I often get calls from cable news networks, but they usually want me to weigh in on the latest trashy celebrity non-news: When they have stories about Paris or Lindsay, they think of me.
Well, I always say no.
But this week, I finally had the chance to talk about some of my own research on MSNBC. I thought for sure they would want to grill me about the provocative thesis I presented at TEDWomen: Social Media & the End of Gender has raised quite a few hackles on the TED.com site, and the last time I checked, the talk had received more thumbs down than thumbs up on YouTube. So I prepared myself for attack.
But when I arrived in the NBC Burbank studios (I was whisked there by a particularly obsequious Lincoln Town Car driver who seemed desperate for the work), I found out that the producers had swallowed the thesis whole. What they wanted to know was why women dominate social media and how media companies go about monitoring our online activities. One of the producers mentioned that she’s in grad school and she’d just attended a class where the professor talked about the surprising advantages of having your online behavior monitored — one of the riskier points I made in my TED talk.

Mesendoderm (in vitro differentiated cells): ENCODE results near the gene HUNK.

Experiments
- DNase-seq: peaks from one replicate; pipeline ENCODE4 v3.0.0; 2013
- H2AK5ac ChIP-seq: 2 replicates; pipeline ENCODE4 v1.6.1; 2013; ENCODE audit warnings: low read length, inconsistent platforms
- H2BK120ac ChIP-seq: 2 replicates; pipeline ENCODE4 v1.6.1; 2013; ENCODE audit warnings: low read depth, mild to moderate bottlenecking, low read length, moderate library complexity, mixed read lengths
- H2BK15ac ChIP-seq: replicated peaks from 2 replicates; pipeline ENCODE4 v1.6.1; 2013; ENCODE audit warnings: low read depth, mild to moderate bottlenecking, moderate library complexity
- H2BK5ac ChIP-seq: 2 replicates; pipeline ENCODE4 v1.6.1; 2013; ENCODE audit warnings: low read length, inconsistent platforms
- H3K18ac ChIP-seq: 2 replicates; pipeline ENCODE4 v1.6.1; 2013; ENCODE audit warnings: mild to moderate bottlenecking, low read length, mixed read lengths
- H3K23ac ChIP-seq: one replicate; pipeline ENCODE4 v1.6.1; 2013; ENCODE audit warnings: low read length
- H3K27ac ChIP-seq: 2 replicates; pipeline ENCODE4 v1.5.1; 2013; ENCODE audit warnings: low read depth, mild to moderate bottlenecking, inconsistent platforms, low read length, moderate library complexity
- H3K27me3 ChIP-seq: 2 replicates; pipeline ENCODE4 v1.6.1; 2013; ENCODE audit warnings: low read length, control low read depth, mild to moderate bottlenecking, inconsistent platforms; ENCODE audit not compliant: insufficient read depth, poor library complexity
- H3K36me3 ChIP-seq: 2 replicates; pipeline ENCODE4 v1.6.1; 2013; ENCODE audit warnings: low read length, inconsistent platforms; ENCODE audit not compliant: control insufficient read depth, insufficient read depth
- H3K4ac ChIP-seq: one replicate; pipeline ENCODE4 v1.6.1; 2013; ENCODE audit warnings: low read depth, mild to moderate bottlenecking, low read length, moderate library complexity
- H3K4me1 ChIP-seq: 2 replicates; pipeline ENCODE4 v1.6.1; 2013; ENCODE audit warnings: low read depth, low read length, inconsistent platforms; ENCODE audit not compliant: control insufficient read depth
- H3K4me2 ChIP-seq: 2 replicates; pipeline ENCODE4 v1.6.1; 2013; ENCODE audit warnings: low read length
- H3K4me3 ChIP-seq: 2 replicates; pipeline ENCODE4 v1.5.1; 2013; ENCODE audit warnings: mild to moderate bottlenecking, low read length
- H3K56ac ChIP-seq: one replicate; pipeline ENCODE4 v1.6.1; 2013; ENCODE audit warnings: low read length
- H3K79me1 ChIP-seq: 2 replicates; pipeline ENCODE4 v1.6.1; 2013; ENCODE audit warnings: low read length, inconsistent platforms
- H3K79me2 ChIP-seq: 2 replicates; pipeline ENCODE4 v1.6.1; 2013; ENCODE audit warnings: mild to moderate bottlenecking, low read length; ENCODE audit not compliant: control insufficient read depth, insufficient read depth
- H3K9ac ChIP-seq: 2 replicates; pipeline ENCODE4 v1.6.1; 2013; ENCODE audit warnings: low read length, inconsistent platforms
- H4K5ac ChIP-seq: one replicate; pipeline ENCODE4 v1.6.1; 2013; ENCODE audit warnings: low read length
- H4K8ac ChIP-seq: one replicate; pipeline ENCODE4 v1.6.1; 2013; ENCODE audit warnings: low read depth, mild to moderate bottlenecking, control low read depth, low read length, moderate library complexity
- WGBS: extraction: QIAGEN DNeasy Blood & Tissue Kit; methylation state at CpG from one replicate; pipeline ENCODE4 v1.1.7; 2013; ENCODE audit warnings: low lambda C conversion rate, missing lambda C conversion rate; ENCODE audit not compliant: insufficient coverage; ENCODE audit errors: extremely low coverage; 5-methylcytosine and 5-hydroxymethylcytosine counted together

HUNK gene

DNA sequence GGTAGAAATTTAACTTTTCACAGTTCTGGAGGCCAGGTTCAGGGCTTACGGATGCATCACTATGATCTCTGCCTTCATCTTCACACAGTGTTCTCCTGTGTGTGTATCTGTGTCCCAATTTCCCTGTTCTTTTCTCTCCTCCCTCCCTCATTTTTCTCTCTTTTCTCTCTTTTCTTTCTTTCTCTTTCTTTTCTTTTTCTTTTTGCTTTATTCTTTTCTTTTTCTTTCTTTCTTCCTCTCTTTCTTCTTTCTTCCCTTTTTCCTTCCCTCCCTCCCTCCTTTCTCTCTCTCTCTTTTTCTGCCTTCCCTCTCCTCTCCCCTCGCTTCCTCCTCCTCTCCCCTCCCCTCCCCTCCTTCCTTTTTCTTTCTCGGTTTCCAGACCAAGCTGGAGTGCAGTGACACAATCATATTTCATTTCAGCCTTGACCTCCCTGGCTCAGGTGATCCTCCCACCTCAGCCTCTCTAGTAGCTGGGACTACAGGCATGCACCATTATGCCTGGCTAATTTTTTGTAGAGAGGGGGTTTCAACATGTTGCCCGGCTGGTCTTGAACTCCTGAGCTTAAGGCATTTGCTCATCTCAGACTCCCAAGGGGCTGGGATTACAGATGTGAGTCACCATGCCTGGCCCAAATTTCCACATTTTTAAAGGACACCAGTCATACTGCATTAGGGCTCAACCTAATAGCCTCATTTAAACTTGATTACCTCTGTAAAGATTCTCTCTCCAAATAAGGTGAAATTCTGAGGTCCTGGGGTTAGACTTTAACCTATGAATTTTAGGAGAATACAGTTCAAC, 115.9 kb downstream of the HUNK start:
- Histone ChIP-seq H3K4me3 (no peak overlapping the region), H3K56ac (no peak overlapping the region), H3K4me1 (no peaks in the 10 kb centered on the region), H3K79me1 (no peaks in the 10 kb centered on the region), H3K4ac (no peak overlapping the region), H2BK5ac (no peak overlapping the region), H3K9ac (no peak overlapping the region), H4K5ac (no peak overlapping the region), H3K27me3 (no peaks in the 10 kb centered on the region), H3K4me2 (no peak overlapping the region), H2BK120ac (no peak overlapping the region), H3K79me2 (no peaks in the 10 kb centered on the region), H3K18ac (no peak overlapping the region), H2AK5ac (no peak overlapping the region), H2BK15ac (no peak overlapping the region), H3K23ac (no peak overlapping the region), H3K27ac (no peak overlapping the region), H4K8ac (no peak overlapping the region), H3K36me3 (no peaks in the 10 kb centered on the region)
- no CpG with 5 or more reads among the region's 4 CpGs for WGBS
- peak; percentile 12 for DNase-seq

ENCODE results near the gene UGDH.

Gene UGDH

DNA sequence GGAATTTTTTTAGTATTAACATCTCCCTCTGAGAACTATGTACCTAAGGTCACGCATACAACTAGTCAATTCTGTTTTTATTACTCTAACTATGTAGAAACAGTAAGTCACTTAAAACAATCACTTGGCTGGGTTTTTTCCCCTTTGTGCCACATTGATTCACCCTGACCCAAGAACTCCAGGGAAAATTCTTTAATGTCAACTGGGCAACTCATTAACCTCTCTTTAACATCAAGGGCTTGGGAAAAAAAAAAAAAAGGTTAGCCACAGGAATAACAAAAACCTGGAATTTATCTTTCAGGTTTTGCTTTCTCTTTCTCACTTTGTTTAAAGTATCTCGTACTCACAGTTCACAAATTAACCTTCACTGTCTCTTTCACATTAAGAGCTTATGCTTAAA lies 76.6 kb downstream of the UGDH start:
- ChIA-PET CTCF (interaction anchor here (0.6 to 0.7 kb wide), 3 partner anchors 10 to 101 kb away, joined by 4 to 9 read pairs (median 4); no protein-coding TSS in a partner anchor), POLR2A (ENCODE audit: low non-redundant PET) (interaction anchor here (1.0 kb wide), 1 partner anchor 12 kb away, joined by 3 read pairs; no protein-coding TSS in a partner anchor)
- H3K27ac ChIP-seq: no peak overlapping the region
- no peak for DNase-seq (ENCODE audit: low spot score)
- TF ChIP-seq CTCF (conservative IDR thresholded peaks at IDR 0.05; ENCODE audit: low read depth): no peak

It was fun to hang out for a while in the bowels of a network news operation, but I can’t tell you how depressing it was to discover that every person on the newsroom floor was devoting every ounce of energy to covering Lindsay Lohan’s court appearance. Helicopters were positioned (“123 Bravo, do you read me?”), B-roll was being located and prepped and jokes were flying about LindsayPalooza. It would be funny if it weren’t so tragic.